Last July, I introduced the eight Financial Archetypes from It's Not About the Money by Brent Kessel. Each month I will be covering one of the types in detail while providing practical tips for growing toward financial freedom. The eight types are:
The Pleasure Seeker
The Empire Builder
Missed the first 5?
View the Archive
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|Girlfriendology BlogTalk Radio Interview|
This Friday, 2/18, at 1:00PM Central (that's 2PM for my Cincinnati friends!), I am honored to be the guest on Girlfriendology's weekly BlogTalkRadio show! We will be discussing girlfriend money tips and taking calls on money-related questions. I am so grateful to my girlfriend Debba for this opportunity! Tune in on Friday and don't miss it!
I hope this note finds you surviving winter. We're in the home stretch - hang in there!
For some of you, this is your first time receiving my newsletter - welcome! I hope you find it resourceful and enjoyable. If not, please unsubscribe at the bottom, no hurt feelings.
We're more than halfway through my review of the financial archetypes introduced in the book It's Not About the Money, by author and financial advisor Brent Kessel. I'm already starting to think about my next series of newsletters. Have an idea? Let me know!
Last month I introduced the Star, someone who uses money primarily to boost her image, but often to the detriment of sound financial management. This month's archetype is the Innocent, who avoids dealing with money at all out of self-professed confusion and fear.
Innocents, whether they have money or not, have the common thread of being unable to master money. Either they weren't taught the skills, are confused by money or their natural gifts are not economically valued in our society. Innocents aren't necessarily against money like Idealists are, they just have a hard time hanging onto it and dealing with it.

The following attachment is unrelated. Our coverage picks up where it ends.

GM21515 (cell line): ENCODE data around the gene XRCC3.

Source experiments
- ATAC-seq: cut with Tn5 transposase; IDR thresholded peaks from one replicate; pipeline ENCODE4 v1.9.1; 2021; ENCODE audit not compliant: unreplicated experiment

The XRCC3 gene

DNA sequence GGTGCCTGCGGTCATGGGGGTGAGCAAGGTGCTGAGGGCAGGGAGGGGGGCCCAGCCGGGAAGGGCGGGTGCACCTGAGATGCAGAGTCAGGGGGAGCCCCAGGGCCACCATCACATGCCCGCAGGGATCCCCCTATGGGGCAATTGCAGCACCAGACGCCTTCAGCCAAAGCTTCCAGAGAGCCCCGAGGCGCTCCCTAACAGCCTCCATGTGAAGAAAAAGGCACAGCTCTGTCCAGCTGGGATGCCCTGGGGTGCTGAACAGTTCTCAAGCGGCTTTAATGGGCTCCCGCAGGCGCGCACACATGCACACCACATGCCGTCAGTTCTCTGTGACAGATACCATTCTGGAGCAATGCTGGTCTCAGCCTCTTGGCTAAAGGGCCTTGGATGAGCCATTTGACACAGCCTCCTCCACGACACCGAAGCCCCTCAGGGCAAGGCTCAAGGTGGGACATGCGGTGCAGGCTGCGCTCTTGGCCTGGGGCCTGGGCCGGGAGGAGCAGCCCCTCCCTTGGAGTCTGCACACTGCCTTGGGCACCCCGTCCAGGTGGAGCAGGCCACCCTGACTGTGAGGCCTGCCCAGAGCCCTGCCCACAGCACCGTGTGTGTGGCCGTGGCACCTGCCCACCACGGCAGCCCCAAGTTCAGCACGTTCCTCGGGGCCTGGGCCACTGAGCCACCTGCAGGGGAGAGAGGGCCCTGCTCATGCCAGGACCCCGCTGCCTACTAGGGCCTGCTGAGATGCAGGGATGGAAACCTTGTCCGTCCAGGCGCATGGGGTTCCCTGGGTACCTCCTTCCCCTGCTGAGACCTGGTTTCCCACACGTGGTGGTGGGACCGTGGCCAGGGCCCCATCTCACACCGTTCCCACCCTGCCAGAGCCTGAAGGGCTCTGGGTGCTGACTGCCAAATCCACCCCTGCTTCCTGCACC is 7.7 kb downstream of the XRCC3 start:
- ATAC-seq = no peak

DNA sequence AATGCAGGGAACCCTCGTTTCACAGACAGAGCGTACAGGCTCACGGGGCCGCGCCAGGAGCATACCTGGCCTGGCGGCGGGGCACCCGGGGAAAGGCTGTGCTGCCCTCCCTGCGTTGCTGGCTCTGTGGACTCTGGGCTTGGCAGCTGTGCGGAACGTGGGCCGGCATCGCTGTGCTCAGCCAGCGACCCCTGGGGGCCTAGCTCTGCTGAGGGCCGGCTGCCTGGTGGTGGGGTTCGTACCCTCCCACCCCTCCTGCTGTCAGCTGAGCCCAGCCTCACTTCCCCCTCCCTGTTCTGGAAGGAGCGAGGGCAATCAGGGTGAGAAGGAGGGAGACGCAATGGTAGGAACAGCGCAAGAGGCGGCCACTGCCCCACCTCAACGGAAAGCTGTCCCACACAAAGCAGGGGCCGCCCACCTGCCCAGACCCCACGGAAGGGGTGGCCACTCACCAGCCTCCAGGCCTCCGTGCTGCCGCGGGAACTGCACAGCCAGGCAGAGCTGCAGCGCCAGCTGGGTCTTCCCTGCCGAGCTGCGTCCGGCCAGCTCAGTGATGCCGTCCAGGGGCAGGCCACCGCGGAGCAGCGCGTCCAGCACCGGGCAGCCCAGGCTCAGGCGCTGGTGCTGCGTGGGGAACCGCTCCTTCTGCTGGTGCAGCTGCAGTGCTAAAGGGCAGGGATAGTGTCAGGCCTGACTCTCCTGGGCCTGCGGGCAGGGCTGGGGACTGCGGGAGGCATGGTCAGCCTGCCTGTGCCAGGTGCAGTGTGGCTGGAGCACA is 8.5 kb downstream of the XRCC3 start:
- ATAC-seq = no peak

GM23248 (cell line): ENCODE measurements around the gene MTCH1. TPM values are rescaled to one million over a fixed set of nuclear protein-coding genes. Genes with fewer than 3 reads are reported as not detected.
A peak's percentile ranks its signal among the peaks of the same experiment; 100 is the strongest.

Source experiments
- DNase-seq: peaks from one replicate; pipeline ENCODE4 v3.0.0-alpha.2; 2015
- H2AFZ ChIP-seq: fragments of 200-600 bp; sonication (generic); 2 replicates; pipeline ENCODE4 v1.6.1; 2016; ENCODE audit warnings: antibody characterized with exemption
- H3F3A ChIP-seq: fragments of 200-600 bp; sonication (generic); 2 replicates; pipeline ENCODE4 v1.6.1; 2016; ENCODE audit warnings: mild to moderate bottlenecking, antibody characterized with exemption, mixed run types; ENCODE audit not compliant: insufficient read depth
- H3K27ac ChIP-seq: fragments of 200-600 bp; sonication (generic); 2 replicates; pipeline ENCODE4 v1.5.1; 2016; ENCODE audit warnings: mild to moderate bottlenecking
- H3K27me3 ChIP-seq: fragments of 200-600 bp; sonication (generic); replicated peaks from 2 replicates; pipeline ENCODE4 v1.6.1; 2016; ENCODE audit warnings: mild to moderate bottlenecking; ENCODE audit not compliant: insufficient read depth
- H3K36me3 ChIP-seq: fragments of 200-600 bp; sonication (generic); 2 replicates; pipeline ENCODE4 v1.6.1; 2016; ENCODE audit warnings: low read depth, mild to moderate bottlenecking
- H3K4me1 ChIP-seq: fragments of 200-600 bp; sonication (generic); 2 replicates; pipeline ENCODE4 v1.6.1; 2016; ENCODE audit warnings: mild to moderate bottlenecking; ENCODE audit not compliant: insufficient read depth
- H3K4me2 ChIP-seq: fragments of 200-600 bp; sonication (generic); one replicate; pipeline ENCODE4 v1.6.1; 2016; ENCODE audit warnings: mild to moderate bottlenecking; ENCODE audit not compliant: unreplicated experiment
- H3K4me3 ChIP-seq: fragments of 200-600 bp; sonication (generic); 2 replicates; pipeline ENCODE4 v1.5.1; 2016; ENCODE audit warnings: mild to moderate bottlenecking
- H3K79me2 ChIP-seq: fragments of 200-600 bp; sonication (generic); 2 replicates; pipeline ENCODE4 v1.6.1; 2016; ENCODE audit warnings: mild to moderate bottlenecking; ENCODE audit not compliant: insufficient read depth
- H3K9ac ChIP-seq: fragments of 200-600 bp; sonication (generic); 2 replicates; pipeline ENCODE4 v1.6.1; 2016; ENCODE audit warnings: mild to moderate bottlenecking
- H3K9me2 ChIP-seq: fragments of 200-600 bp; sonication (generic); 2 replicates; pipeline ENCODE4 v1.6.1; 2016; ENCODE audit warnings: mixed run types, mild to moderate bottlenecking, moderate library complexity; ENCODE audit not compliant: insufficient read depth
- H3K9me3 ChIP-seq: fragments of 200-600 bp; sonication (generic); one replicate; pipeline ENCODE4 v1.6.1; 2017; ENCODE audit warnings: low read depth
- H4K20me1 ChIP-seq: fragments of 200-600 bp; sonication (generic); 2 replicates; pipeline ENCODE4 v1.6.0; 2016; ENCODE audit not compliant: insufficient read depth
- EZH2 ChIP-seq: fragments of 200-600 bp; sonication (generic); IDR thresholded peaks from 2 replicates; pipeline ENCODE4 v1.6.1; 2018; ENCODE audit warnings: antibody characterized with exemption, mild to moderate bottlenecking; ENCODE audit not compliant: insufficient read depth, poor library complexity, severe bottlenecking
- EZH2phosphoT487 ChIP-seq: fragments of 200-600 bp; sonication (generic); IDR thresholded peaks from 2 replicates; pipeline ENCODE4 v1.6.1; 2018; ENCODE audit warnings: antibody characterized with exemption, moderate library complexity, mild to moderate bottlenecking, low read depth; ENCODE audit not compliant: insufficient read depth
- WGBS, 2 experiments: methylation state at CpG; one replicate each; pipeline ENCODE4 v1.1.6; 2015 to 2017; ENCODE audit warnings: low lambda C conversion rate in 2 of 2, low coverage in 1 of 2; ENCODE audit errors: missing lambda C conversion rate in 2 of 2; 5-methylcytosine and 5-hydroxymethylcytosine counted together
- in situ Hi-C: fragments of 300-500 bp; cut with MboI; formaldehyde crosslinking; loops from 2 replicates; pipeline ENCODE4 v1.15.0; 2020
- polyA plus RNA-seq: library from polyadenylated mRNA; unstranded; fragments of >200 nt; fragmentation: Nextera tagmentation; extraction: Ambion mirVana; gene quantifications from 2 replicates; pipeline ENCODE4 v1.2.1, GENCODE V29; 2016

Many of the other financial archetypes develop their relationship to money in response to fear, anxiety or frustration. Innocents don't have a coping strategy, so the pain they feel about their financial situation is often deeper and more obvious for others to see. They might feel like they should have the ability to be better with money, but when it comes down to trying, the response has historically been to shrug and say, "I guess I'm just not good with money."
Even if they earn a high income, Innocents don't have the know-how to secure their financial futures, so at the end of the day they find themselves living paycheck to paycheck. Innocents are far more likely to be regular lottery players and fall prey to get-rich-quick schemes, looking for a quick fix. When these endeavors fail, it just adds to their lack of confidence and feelings of inadequacy when dealing with money.
Practical Ways to Manage Cash Flow and Budgeting
Innocents usually spend everything they have and sometimes more, without any idea where the money is going. They are often people with no earnings of their own and depend on a spouse, family members or the government for support, which further adds to their financial distress. The first step of getting their financial house in order is to look at the numbers.
If you're an Innocent and you don't know how to look at the numbers, get help. Ask a financially savvy friend or hire a financial coach. Find out where your money is going, then start living within your means immediately. Find ways to simplify your lifestyle so that you can become self-sufficient. Prepare a debt pay-off plan and stick with it. It won't be easy at first, but ignoring your financial situation won't make it go away.
Many Innocents are women that are divorcing after many years of being financially dependent on their husbands. They know one thing: that they want out of their marriage. But they don't know where to start when it comes to becoming financially independent. With a little bit of planning and professional guidance, I help these women save their energy for dealing with the emotional aspects of ending their marriage so that financial concerns don't cloud their options as they move on.
Sound like you or someone you know? Please have her call me for a confidential consultation.
Next month we'll be moving onto the Caregiver archetype, someone who regularly subjugates her needs (both emotional AND financial) to those for whom she feels responsible, leading to resentment and poor financial health. Stay tuned to learn more!
If you'll be traveling for spring break in the coming weeks, please be safe and don't forget to wear sunscreen. And as always, please keep in touch!
Kelley C. Long, CPA